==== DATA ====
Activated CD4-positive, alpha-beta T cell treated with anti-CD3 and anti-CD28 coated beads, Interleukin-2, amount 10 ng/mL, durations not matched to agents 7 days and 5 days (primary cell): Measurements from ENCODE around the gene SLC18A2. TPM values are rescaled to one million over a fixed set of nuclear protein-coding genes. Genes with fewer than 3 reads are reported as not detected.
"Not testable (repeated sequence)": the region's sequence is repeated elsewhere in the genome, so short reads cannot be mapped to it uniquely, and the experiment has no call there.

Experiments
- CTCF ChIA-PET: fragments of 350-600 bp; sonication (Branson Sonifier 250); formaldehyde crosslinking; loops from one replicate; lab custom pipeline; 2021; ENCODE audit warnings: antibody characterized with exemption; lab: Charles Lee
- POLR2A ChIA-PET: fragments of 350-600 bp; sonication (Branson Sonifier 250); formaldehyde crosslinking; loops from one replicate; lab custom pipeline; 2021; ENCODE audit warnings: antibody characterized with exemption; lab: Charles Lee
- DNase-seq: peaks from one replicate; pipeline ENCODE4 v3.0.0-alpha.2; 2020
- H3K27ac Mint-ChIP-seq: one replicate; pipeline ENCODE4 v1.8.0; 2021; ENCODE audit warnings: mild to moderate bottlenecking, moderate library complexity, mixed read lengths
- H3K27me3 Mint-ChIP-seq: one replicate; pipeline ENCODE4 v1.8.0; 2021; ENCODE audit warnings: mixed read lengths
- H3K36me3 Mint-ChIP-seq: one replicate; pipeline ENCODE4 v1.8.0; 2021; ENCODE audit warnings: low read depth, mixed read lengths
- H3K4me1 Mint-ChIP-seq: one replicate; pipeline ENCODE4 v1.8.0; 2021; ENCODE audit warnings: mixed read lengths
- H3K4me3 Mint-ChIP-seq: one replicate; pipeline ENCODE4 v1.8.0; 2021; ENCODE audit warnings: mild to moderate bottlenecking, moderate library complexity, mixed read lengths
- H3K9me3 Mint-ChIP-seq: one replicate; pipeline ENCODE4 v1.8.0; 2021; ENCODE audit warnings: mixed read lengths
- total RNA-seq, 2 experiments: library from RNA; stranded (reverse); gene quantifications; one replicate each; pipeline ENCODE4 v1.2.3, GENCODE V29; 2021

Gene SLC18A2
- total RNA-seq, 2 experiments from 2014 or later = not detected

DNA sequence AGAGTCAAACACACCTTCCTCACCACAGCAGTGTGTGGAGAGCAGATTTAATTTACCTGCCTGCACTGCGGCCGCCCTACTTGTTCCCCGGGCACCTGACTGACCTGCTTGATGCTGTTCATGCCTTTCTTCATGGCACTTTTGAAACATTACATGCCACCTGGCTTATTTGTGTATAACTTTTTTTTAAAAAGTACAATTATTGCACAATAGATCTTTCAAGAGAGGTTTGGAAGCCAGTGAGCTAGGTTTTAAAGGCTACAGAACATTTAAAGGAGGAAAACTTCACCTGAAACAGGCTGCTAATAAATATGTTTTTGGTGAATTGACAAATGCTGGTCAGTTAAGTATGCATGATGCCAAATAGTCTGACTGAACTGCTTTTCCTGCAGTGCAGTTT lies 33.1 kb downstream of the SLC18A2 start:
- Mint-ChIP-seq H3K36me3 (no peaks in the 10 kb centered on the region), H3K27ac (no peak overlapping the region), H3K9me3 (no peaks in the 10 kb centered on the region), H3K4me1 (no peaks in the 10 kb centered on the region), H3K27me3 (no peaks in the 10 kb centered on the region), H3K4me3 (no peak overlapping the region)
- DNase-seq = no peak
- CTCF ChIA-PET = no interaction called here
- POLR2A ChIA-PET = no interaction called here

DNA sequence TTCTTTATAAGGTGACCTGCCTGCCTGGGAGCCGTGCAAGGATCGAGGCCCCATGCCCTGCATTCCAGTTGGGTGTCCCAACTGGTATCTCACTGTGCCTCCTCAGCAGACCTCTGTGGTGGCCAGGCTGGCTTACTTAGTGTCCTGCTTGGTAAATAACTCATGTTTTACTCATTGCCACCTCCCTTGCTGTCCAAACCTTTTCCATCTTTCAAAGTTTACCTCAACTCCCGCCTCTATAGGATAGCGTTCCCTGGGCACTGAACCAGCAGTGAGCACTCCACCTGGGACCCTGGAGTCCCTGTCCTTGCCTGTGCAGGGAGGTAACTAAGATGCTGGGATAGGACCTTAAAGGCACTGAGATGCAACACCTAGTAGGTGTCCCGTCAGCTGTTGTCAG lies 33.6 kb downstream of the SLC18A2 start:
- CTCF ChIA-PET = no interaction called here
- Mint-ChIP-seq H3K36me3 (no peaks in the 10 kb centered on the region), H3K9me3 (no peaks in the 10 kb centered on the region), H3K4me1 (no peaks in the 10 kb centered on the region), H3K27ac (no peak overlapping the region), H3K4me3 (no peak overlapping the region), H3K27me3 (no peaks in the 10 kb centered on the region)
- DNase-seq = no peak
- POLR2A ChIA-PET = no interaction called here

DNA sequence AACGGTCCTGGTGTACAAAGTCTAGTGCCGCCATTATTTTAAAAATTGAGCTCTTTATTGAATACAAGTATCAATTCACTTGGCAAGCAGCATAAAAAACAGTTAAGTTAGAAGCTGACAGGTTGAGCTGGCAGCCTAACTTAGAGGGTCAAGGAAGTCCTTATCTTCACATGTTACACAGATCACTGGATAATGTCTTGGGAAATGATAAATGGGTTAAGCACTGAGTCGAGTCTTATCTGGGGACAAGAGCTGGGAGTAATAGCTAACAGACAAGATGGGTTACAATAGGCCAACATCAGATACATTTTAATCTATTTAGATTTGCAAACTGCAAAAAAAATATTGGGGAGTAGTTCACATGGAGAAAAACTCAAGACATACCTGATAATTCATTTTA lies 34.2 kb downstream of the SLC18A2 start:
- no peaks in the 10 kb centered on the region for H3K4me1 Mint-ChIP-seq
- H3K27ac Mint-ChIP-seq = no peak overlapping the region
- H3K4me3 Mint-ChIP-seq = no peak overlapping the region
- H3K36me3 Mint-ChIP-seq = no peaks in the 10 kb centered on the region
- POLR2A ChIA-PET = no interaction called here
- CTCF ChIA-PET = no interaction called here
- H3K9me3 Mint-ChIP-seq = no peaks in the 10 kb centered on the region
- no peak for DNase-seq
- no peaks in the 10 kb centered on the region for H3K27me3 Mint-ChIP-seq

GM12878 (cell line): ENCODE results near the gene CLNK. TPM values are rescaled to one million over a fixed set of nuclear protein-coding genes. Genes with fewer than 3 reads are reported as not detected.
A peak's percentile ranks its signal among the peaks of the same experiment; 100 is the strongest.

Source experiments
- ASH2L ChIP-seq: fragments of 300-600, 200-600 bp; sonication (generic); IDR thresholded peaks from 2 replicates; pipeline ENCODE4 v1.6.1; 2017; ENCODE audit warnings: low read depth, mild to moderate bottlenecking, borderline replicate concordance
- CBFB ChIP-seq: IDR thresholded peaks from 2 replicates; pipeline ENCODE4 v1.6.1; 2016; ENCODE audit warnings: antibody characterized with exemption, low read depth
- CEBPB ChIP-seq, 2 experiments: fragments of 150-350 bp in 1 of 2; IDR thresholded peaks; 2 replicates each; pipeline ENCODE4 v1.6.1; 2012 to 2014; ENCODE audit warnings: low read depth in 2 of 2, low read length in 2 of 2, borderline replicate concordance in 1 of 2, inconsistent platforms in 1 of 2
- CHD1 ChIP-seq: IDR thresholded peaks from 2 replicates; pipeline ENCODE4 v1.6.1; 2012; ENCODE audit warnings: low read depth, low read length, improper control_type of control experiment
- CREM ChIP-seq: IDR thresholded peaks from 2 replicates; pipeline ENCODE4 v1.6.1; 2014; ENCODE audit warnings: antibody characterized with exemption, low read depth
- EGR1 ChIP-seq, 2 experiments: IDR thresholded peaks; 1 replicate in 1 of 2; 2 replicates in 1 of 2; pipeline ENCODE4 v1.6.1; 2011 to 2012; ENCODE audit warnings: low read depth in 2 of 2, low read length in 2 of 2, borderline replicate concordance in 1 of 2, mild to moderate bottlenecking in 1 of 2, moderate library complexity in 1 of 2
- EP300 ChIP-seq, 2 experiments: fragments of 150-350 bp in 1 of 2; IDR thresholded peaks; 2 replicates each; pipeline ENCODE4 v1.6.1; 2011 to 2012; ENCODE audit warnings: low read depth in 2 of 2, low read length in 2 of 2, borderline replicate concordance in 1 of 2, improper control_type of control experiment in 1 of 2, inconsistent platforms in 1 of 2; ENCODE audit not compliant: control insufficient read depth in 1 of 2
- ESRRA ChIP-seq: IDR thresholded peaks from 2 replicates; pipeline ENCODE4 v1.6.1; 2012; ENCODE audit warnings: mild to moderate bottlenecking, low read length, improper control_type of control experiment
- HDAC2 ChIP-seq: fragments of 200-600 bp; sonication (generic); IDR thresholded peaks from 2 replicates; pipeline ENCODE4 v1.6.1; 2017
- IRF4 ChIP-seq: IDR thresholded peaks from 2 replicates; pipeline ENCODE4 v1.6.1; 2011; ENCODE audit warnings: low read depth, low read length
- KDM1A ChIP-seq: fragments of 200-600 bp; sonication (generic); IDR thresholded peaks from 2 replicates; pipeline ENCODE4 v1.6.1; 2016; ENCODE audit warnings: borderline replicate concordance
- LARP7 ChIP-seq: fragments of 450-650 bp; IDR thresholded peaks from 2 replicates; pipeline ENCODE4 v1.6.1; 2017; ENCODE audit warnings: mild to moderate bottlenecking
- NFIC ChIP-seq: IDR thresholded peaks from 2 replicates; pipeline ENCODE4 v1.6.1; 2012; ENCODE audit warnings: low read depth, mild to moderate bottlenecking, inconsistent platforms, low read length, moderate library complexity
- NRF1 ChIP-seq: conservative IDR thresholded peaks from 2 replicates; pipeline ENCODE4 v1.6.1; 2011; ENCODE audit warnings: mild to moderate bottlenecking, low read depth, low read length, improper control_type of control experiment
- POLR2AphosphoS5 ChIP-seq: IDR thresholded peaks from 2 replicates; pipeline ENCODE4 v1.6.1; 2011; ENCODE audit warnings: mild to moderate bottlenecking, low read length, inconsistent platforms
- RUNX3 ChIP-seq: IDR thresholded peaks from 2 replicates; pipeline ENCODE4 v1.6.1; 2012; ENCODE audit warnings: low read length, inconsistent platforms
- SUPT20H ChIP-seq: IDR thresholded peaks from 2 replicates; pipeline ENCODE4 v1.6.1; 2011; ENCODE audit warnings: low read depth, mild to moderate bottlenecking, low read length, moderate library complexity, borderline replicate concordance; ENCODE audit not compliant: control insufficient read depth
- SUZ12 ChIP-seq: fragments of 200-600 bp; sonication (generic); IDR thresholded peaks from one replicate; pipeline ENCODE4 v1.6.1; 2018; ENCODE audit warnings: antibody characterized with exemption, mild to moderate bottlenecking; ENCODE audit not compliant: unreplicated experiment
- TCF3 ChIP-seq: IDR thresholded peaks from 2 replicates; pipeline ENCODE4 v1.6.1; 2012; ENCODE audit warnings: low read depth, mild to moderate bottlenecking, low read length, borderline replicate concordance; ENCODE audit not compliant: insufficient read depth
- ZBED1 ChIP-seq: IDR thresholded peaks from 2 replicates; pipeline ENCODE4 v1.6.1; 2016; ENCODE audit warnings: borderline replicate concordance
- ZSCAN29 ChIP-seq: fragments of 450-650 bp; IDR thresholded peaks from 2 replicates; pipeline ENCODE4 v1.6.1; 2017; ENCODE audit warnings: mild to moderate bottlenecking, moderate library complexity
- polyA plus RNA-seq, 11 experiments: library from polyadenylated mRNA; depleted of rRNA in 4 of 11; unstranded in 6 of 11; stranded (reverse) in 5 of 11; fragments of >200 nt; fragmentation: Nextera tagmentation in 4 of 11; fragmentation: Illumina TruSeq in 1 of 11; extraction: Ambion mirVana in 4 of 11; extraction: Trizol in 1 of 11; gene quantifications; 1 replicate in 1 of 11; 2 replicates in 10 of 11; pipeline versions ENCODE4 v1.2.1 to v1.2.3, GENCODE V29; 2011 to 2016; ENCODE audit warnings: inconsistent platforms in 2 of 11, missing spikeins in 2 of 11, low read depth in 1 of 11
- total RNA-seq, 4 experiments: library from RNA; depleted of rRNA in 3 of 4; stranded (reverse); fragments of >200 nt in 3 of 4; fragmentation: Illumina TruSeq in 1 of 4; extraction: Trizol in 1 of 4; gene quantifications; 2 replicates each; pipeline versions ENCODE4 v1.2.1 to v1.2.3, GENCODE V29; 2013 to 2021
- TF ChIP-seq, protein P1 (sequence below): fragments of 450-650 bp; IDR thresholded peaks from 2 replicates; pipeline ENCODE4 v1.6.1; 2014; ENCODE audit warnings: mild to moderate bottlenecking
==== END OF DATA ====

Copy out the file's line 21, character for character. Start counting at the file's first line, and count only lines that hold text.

DNA sequence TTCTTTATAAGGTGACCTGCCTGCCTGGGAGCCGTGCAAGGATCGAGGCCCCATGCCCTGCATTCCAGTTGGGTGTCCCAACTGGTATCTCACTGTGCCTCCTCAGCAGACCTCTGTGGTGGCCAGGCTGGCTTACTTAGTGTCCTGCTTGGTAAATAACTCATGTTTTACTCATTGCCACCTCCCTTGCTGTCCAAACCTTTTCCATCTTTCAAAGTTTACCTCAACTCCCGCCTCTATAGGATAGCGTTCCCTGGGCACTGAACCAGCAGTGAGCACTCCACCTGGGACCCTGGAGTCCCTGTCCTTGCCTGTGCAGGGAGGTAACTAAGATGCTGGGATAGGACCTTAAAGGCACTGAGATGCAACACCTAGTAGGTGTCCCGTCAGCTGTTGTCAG lies 33.6 kb downstream of the SLC18A2 start: